There are now 802 confirmed cases of the COVID-19 coronavirus in Iceland, 9,889 people are in home quarantine, and 15 in hospital, including three on ventilators. 68 are registered as having made a full recovery. 4,500 people requested for wage top-ups yesterday, the first day the Directorate of Labour started accepting applications.
- The latest computer model jointly compiled by the University of Iceland, the Directorate of Health, and Landspítali university hospital predicts a total of 1,500 to 2,300 people in Iceland will contract the coronavirus during the current outbreak. The model predicts the epidemic will peak in the first week of April and that strain on the health service will peak in the middle of the month, when around 60 people could be in hospital with COVID-19 at any time.
- 58 percent of the 4,500 people who applied for State wage top-ups yesterday applied for the full amount; meaning that their working hours have been cut by 75 percent. The State will pay up to 75 percent of people’s wages during the COVID-19 crisis. Unnur Sverrisdóttir, head of Vinnumálastofnun (the Directorate of Labour) says a large number of applications came from Icelandair employees, unsurprisingly, and that she hopes a lower proportion of applications will be for the full 75 percent in the coming days.
- Medical staff at the civil protection agency have been working with Landspítali to find suitable buildings to use as temporary hospital wards if the need should arise. The latest model predicts 100-160 people will need hospital treatment in Iceland; including up to 60 at the same time during the peak. The model is regularly updated, however, and authorities are working to a range of different scenarios.
- Results on the suitability of 20,000 testing swabs offered by Össur are not yet out, but the head doctor on the bacterial and viral infections ward at Landspítali says it looks positive. His department has also stumbled upon a store of 6,000 swabs that had been largely forgotten. That means there are currently 9,000 useable swabs in the country, with more on order. Testing proceeds at pace, with over 900 people tested yesterday.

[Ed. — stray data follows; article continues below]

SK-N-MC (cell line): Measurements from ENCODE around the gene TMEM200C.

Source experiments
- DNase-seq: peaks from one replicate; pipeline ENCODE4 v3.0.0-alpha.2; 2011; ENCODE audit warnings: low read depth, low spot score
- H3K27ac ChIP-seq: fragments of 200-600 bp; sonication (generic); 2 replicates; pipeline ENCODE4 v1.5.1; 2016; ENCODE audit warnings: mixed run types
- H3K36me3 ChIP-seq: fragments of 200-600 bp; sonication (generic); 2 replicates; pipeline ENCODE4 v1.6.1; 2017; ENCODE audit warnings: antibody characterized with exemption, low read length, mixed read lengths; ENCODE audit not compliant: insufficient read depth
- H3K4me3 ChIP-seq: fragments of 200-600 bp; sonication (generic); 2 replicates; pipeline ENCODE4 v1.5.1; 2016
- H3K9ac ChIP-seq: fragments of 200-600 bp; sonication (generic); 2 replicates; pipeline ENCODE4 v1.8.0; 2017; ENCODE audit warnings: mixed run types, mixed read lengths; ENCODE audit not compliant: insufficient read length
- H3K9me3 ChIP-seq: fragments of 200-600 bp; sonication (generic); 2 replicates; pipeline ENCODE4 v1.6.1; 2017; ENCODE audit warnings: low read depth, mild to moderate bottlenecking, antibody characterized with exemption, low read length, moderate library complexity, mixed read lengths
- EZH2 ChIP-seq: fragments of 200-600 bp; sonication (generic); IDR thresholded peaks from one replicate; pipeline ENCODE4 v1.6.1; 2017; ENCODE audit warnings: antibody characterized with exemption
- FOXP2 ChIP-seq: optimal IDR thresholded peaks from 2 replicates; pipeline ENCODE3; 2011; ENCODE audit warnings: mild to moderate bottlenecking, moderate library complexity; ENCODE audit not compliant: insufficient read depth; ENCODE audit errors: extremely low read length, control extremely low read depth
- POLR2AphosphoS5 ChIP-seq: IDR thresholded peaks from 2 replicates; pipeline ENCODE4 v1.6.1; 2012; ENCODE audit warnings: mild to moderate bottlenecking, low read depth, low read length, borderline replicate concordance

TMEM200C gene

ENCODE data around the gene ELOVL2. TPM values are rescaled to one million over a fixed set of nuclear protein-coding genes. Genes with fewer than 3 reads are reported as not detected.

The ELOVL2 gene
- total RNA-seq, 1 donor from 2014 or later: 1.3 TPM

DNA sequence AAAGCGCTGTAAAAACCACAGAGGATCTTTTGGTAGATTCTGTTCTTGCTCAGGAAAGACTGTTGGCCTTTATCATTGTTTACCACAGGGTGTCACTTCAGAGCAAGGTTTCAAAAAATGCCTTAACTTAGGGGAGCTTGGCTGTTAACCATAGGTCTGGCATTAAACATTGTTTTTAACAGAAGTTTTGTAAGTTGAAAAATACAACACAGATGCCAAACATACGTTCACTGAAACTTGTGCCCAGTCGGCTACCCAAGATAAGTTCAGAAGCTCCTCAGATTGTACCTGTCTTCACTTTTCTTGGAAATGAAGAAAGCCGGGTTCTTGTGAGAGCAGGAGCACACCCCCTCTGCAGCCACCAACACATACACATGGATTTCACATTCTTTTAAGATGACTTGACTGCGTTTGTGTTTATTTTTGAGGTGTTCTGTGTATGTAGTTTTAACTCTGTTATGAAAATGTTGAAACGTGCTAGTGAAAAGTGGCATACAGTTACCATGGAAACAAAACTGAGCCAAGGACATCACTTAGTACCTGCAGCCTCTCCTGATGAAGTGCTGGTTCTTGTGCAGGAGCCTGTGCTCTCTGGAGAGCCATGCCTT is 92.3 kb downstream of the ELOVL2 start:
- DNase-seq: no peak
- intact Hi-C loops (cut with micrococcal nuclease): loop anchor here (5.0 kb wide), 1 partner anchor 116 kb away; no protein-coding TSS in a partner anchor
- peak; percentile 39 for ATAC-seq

- In business news, Valitor has decided to increase its card processing charges to businesses using its services. This is because it charges customers interest between the time of card transactions and funds being received from consumers’ accounts. Recent Central Bank of Iceland interest rate cuts mean that the company’s earnings on interest have decreased. Its competitors KORTA and Borgun do not plan to increase their transaction charges, however.
- Several meat wholesalers have started charging retailers up to five percent more because the weaker exchange rate of the Icelandic króna has pushed up production costs. Wholesalers say they hope the króna regains strength and that they will be able to lower their prices again. It is not yet clear whether the price of meat in supermarkets will go up, or by how much.
- Finally, tune in to Rás 1 or RÚV 2 at 19.30 this evening, and every Thursday evening during the assembly ban, for recordings of Iceland Symphony Orchestra concerts from Harpa in Reykjavík. The orchestra traditionally performs on Thursday evenings, and RÚV hopes the recordings of some notable performances will tide music fans over. There are also performances from selected orchestra members every day at 11.00, live on Rás 1 and RÚV 2.